Accounting firm Ernst & Young has delivered a bleak assessment of the mining and metals sector, which it says is showing signs of being ‘lower for longer’ than previously thought.
EY Oceania mining and metals transaction leader Paul Murphy says 2016’s first quarter M&A and capital raising numbers reflect the stark reality of the market.
“Financial distress, particularly in the US coal industry, continues to weigh on many companies across the mining and metals industry and it’s playing out in the form of portfolio realignment and divestments to raise capital,” Murphy said.
Global deal value in the sector fell 45% to US$3.3 billion in the first three months of 2016, compared to the same period in 2015, according to EY’s figures.
72 deals in the first three months of 2016 compared to 90 in the last three months of 2015.
Murphy says the numbers tell a similar story in Australia, where the overall value of capital raising in the sector was just US$931 million in the first three months, down 58% year-on-year.
Just 17 deals occurred in the quarter in Australia, and overall deal value was US$1.4 billion, with two deals (the US$606m Bengalla Coal transaction and US$775 G-Resources Group transaction) accounting for all but 3% of total value.
Murphy believes private capital activity is a sign that mining deals could be about to pick up, though.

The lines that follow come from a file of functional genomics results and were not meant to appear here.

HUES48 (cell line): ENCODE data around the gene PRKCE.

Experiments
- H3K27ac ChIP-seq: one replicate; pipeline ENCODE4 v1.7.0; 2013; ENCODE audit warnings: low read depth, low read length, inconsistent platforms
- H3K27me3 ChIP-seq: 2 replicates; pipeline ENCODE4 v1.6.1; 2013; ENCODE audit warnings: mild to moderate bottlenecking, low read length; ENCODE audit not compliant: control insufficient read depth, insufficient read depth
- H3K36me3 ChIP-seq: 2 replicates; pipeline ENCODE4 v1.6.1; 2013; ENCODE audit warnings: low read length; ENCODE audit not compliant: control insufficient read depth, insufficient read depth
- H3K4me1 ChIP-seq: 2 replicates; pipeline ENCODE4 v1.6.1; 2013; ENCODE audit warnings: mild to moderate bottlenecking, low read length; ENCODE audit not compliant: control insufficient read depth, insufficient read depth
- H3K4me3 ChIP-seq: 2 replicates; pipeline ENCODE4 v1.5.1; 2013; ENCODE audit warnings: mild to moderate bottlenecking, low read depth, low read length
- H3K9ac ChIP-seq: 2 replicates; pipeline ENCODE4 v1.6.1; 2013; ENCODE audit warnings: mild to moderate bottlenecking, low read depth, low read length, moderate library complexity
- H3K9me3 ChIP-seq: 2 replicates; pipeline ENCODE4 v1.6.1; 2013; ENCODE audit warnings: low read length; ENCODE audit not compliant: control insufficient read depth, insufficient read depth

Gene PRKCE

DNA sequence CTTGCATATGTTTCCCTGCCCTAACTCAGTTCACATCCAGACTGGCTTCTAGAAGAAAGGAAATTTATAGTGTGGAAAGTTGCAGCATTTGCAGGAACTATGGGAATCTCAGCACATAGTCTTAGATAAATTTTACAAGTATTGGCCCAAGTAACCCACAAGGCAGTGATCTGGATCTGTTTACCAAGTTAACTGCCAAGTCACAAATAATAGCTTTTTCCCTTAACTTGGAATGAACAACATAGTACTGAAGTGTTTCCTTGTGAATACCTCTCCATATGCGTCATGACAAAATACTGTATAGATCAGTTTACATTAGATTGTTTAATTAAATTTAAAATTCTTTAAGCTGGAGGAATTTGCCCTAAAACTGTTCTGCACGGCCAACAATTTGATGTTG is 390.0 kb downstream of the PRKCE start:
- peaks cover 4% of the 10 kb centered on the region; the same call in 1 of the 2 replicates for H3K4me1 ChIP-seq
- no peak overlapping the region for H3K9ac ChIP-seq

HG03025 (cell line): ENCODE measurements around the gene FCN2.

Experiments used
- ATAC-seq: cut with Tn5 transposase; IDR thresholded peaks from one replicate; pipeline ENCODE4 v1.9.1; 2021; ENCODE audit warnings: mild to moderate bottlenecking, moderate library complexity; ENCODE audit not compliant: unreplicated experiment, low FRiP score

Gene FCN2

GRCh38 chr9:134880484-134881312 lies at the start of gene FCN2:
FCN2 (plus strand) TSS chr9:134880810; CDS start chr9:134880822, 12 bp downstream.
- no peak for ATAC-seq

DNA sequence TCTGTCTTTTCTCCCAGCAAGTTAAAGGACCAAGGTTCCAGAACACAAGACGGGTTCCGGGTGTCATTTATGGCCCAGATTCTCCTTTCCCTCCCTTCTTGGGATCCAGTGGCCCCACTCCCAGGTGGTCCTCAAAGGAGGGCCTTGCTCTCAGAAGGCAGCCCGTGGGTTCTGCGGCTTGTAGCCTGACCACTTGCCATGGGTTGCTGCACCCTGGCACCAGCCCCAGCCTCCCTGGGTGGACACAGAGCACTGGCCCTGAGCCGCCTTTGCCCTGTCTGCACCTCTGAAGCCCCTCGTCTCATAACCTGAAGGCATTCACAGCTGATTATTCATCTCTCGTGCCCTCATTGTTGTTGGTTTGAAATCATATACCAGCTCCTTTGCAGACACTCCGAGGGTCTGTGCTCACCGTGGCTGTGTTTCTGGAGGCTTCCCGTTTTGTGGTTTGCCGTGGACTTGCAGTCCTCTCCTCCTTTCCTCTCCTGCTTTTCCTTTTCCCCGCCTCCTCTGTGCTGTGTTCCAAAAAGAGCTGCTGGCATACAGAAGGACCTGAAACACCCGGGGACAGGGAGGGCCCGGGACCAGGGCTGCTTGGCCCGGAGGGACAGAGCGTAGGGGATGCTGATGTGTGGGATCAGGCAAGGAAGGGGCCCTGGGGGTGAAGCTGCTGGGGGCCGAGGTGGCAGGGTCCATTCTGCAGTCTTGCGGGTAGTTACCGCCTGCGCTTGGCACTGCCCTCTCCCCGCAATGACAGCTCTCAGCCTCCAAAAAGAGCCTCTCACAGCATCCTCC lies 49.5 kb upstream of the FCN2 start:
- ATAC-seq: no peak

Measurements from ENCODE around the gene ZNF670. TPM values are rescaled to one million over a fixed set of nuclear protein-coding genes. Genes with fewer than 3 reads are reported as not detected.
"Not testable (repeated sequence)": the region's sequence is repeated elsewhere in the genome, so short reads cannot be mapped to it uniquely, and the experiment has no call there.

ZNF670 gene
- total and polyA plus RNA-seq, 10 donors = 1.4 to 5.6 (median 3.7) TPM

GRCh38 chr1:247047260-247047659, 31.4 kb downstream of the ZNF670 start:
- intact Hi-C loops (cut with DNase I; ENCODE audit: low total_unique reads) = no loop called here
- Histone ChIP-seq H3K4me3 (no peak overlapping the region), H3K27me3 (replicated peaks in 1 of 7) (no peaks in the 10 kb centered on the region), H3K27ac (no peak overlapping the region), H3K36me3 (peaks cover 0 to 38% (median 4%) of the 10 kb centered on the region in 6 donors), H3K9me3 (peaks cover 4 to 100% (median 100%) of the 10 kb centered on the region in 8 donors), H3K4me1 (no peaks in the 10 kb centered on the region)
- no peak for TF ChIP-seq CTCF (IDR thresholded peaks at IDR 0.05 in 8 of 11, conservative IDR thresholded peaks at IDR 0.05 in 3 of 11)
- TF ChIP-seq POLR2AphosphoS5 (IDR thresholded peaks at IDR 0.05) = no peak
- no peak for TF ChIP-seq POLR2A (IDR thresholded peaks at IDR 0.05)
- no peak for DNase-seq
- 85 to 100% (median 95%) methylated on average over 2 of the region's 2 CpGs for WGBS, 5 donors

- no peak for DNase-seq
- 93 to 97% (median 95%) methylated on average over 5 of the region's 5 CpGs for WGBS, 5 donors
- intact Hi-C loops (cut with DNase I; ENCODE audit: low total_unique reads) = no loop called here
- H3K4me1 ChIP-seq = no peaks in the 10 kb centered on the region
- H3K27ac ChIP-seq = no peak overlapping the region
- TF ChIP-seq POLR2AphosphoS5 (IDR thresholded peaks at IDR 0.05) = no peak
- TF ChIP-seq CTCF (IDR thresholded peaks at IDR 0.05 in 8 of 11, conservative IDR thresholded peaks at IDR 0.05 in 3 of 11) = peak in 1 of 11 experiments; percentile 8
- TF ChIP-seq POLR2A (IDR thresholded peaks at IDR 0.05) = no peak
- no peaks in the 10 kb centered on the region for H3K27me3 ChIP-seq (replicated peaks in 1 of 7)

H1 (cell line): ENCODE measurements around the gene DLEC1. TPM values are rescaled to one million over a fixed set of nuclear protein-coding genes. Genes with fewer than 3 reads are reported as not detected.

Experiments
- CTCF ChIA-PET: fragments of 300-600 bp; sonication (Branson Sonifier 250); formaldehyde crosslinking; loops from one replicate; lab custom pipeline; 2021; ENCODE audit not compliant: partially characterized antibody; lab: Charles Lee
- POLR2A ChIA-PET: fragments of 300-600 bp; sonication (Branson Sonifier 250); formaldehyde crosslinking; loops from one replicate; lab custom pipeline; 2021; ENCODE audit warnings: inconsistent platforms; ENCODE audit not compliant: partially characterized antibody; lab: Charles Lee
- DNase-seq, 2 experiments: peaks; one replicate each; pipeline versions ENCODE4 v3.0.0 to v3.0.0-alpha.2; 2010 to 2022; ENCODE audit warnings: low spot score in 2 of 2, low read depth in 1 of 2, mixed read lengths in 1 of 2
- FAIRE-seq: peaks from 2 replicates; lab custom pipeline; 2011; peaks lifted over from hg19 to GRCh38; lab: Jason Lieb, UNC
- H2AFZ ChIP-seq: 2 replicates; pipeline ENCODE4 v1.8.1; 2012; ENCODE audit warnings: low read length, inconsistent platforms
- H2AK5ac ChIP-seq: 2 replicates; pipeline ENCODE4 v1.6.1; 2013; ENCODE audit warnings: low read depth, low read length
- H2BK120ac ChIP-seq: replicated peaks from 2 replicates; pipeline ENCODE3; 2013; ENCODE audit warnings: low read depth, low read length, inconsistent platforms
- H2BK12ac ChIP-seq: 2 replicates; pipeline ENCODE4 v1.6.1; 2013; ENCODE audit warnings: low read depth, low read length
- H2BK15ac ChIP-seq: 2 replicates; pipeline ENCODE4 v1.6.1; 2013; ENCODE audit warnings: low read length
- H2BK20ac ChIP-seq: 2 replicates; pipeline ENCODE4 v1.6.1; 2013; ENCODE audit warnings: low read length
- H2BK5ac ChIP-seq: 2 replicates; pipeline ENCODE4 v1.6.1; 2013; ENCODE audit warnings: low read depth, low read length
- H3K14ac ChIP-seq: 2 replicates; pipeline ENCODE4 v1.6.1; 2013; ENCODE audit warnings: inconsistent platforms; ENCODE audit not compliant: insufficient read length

“Cash and sustaining costs continue to be the focus for most players in the sector, and while well capitalised miners will continue to consider acquisition opportunities, we are now starting to see the much anticipated foray of private capital into the sector,” he said.
“Private capital activity is most certainly a lead indicator for growing deal activity. If they are seeing value it is a sign that the deal cycle will begin to pick up.”
The tough market, and increasing interest from the financial sector, will mean sellers will have to have a sharper focus on their own preparation, Murphy explained.
“Sellers must be able to tell a credible and compelling value story to attract and retain buyer interest,” he said.
“They need to prepare more and sharpen their sales skills if they want to secure a deal and secure the best outcome for shareholders.”
Murphy expects divestment programs in Australia to pick up over the coming months.